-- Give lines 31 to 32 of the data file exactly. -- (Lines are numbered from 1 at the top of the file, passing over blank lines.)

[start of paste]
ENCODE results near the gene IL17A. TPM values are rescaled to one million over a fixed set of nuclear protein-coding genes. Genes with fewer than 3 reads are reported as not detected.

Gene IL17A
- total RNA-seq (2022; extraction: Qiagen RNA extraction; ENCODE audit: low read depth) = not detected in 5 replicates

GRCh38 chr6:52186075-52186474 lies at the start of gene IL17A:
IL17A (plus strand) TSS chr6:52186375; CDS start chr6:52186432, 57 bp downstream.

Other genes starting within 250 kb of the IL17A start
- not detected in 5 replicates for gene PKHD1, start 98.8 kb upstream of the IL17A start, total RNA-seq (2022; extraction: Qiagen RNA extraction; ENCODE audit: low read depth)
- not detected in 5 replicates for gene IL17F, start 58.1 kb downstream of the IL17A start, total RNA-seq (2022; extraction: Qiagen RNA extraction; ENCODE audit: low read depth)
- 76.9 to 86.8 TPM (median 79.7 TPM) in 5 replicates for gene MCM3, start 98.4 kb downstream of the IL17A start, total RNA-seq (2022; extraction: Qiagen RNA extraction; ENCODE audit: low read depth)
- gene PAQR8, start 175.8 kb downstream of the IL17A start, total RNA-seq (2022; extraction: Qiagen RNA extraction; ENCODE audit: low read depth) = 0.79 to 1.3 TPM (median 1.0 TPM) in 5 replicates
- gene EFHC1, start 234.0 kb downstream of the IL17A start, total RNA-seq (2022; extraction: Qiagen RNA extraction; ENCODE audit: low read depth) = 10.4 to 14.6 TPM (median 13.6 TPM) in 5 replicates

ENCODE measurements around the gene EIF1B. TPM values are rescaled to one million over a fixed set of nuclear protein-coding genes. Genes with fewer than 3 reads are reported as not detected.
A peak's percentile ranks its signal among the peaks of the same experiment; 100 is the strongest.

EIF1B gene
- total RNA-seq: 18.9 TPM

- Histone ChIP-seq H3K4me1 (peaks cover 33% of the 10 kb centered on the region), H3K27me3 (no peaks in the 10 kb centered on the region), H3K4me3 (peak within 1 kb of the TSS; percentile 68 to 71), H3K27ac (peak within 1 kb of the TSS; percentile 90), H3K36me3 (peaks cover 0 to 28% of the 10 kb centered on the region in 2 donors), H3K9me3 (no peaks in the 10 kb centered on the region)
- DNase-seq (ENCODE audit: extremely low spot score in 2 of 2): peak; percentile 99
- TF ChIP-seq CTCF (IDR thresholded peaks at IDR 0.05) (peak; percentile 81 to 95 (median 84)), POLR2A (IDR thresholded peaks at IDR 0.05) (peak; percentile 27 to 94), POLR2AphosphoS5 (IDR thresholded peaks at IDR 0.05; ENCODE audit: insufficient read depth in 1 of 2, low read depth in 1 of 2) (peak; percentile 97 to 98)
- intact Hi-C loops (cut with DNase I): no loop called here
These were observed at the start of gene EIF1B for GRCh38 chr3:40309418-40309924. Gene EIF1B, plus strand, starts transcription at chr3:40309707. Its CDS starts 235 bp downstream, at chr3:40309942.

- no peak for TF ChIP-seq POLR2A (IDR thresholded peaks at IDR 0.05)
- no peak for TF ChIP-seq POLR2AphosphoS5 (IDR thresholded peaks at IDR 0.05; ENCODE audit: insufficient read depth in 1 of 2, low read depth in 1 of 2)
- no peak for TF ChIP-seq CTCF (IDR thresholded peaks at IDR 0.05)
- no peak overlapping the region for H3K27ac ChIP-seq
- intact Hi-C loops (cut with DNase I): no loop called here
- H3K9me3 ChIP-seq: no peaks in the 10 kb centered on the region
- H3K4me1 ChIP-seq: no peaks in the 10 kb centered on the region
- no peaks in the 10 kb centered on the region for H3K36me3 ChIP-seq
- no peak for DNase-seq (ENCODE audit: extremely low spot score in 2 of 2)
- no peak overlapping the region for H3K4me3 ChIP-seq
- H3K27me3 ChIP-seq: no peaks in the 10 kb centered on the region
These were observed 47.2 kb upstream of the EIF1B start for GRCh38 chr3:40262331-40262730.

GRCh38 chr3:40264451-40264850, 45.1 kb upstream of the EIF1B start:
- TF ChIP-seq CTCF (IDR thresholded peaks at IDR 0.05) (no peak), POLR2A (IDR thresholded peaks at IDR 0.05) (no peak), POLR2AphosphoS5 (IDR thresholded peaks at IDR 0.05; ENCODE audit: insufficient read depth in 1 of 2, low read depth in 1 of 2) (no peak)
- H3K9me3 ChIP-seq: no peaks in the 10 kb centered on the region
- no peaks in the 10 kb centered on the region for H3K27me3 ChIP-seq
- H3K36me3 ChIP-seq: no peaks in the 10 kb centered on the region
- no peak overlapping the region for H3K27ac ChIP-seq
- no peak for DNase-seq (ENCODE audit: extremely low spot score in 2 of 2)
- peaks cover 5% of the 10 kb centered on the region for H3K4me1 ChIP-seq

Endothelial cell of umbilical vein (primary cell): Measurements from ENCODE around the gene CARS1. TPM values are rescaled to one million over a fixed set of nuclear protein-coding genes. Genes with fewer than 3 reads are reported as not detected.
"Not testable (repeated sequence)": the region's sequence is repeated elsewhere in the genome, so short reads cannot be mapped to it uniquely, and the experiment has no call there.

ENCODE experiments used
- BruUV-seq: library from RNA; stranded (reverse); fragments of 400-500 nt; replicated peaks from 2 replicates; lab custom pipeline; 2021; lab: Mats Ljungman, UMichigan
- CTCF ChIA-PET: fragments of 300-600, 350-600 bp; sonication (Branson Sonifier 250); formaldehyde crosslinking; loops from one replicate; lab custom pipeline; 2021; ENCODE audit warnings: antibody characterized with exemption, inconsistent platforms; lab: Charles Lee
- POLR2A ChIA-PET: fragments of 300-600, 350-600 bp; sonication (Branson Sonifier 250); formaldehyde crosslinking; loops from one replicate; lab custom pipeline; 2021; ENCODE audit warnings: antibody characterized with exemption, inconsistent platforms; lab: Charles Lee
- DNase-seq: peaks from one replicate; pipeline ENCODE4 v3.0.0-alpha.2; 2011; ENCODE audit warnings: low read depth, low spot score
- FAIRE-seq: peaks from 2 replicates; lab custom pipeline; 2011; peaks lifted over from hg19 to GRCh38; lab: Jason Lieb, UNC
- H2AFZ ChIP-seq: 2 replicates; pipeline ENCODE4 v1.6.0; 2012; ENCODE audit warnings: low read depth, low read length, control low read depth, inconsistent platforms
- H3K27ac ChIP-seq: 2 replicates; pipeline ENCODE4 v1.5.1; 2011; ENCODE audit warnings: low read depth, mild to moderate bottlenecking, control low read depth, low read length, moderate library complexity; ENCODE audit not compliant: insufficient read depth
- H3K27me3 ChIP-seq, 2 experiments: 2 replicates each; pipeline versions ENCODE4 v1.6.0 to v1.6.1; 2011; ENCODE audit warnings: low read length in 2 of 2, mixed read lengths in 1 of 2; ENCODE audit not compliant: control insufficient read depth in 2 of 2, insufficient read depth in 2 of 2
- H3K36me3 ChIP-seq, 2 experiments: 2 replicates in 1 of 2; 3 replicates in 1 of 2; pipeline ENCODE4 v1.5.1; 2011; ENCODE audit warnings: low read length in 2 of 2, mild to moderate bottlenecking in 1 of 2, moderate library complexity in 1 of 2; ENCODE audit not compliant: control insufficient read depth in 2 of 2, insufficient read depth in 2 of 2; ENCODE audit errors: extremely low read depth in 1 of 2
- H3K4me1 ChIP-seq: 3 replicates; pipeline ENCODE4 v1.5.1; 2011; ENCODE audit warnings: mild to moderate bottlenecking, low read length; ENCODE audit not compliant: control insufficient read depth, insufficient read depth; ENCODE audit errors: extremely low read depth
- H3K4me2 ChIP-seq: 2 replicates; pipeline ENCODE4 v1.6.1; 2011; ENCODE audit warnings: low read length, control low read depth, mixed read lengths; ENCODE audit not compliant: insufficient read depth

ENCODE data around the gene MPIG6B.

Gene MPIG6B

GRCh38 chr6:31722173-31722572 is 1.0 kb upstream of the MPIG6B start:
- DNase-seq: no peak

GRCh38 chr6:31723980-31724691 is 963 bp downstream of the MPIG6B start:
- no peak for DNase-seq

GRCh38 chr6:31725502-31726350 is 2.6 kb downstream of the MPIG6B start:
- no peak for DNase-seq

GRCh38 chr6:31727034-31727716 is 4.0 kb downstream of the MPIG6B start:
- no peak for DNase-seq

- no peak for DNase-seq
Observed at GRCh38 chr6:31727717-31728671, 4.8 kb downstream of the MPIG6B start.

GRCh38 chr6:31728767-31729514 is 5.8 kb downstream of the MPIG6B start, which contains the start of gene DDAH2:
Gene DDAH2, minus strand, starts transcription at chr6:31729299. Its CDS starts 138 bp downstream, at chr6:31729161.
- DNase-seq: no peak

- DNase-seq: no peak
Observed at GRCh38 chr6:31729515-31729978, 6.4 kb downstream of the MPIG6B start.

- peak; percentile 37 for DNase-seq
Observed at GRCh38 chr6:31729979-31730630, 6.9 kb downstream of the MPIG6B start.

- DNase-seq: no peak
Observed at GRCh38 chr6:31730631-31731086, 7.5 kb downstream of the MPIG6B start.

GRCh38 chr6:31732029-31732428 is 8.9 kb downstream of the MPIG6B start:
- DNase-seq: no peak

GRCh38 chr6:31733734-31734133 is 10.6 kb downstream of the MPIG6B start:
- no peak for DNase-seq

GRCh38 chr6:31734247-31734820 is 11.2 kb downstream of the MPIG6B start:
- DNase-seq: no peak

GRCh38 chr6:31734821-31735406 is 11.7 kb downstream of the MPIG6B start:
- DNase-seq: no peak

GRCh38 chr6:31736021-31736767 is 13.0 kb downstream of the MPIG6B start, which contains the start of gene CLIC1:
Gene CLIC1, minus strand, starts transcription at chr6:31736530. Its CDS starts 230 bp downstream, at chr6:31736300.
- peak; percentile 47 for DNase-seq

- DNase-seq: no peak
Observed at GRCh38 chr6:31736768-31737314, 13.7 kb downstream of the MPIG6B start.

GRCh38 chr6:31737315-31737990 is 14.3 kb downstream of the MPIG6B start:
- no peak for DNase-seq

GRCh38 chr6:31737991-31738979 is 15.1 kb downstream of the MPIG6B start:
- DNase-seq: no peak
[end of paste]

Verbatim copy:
- H3K27me3 ChIP-seq: no peaks in the 10 kb centered on the region
These were observed 47.2 kb upstream of the EIF1B start for GRCh38 chr3:40262331-40262730.